By David Coulson
College Sports Journal
Editor’s note: This is the one in a series of three historical articles from the David Coulson archives that take readers back to the last time Maine traveled to Appalachian State for a first-round playoff game, in 2002. The two teams meet again on Saturday at 2 p.m. at Kidd Brewer Stadium in an NCAA Division I Football Championship second-round contest.
This preview article of the 2002 meeting was originally published by several North Carolina newspapers and the web site I-AA.org on Nov. 27, 2002.
BOONE, N.C. — Jerry Moore and the Appalachian State football staff found out this week just how difficult is to get a package from Orono, Maine to Boone.
Forget that stuff of “neither rain or snow, or dark of night.”
“Brown” didn’t work for the Mountaineers.
There were no “Golden Packages” delivered at Owens Fieldhouse this week.
As a matter of fact, game tapes from the University of Maine didn’t arrive in Boone until about 10:30 p.m. on Tuesday.
ASU can just be thankful its not UPS, Federal Express or the U.S. Postal Service delivering the Maine football team to Kidd Brewer Stadium for Saturday’s first-round I-AA playoff game at 1 p.m.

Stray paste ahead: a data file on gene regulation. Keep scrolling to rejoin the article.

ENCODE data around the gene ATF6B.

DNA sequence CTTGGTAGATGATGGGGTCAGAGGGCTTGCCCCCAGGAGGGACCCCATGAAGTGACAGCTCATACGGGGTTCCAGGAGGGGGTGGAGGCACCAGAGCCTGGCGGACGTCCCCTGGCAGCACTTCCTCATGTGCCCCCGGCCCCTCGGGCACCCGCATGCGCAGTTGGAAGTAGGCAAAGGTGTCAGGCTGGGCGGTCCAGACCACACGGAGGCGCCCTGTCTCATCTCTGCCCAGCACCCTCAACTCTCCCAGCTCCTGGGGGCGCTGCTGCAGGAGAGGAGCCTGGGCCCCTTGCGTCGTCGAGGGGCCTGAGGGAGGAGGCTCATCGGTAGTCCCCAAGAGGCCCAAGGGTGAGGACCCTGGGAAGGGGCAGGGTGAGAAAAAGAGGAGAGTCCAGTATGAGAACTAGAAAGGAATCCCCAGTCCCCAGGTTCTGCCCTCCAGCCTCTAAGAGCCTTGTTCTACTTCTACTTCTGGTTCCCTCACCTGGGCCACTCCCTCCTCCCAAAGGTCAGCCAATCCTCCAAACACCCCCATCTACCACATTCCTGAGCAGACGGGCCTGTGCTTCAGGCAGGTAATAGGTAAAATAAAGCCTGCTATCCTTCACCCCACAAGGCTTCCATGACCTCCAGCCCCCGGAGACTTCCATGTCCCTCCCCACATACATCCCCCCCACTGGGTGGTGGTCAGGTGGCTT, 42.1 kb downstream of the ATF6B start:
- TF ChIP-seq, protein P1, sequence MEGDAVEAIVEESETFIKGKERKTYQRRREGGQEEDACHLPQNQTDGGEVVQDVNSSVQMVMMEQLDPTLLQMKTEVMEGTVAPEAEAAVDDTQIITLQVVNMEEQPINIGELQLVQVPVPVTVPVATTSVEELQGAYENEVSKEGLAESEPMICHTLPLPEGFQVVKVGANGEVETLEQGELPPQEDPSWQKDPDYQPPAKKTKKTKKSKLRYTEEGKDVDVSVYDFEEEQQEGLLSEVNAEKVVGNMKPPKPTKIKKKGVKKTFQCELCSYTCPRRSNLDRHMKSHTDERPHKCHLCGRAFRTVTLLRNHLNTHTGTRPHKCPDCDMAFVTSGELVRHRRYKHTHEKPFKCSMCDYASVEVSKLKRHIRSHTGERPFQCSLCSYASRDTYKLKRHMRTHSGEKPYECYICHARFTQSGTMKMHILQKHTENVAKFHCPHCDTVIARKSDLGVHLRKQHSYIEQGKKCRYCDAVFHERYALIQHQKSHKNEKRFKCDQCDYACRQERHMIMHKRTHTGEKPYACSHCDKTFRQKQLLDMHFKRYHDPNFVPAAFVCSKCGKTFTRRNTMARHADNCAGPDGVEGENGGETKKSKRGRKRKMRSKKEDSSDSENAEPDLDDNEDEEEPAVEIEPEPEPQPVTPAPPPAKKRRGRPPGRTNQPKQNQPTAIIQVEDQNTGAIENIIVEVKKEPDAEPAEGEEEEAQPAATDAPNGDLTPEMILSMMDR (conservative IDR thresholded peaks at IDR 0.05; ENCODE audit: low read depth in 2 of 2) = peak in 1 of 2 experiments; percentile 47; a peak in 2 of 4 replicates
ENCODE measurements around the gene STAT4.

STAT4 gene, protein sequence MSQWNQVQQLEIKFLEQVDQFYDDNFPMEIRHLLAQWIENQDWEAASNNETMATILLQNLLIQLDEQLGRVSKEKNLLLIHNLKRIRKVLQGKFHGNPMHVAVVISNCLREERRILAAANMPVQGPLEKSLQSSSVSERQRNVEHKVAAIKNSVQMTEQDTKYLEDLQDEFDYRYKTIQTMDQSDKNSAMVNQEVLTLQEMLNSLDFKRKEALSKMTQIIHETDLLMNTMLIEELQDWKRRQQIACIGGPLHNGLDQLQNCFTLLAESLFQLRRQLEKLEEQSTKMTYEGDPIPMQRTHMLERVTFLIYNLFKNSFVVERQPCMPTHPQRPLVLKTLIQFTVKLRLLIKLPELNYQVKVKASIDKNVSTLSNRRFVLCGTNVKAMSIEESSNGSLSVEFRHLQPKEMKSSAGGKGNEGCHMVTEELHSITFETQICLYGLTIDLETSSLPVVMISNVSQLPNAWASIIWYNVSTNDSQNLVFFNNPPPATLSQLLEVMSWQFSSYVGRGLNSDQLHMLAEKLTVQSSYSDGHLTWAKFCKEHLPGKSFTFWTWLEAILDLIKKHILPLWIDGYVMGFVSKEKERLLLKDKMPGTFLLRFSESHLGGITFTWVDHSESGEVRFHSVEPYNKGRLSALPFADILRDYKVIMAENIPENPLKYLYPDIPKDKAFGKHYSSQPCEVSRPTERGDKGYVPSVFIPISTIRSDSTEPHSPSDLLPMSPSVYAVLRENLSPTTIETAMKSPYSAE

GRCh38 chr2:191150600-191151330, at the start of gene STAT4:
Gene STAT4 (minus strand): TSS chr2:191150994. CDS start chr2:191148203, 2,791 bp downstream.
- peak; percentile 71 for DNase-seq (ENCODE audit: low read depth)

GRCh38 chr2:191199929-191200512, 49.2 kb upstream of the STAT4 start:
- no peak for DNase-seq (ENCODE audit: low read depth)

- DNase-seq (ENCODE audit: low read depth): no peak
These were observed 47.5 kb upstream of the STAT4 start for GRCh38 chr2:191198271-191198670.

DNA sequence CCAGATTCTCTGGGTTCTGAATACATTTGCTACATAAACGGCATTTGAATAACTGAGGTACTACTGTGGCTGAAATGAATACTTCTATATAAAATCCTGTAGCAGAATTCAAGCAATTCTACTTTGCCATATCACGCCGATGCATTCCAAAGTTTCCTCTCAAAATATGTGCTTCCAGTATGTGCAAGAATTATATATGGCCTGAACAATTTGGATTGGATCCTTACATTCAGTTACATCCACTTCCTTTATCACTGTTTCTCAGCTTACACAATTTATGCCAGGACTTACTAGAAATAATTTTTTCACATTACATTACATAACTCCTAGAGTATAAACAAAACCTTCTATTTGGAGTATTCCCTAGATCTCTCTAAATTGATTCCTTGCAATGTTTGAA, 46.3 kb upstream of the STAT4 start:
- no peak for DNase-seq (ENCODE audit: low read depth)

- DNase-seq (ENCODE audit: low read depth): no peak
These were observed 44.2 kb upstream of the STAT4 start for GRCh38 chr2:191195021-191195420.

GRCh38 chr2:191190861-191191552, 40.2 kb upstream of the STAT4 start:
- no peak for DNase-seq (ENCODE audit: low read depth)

“We were here most of the night,” said Moore. “And now we wish we hadn’t gotten the tapes. They’re pretty good.”
What Moore saw was a squad that reminded him a lot of his own Mountaineers.
Maine is “about as fundamentally sound as any team we’ve played this year,” said Moore. “If you have to put a stamp on them, they’re a very physical team. They line up and whip people (on offense). They’re not gingerbready on defense.”
It didn’t take long for Moore to find the strength of Maine’s 4-4 defense, two-time A-10 player of the year and Buchanan Award finalist Stephen Cooper, an outside linebacker.
“I don’t know if we’ve seen a player like him in the (Southern Conference) in a long time,” said Moore. “The way he runs, he reminds me a lot of (ASU’s two-time Buchanan Award winner and Dallas Cowboys All-Pro) Dexter Coakley.”
The No. 7 ranked Bears (10-2) will need a huge game out of Cooper and the rest of the defense of they are to stay with the No. 5 Mountaineers (8-3).
After struggling to back-to-back losses in the middle of the season, ASU has rebounded with three straight wins when losing would have meant playoff elimination.
The Mountaineer offense has displayed a healthy balance between the throwing of senior quarterback Joe Burchette and the running of power tailback Jerry Beard (757 yards, seven TDs) and speedster Sean Jackson (519 yards, 2 TDs).
Beard was sidelined in the second half of ASU’s last game with a deep bruise to the lower leg, but has been running well in practice this week.
The ASU defense, meanwhile, has given up just 309 yards of total offense in its past two games, wins over VMI and Western Carolina.
“We haven’t been giving up big plays,” said ASU defensive end Josh Jeffries, like Cooper, one of the favorites for the Buchanan Award. “When we don’t give up big plays, we’re pretty hard to beat on defense.”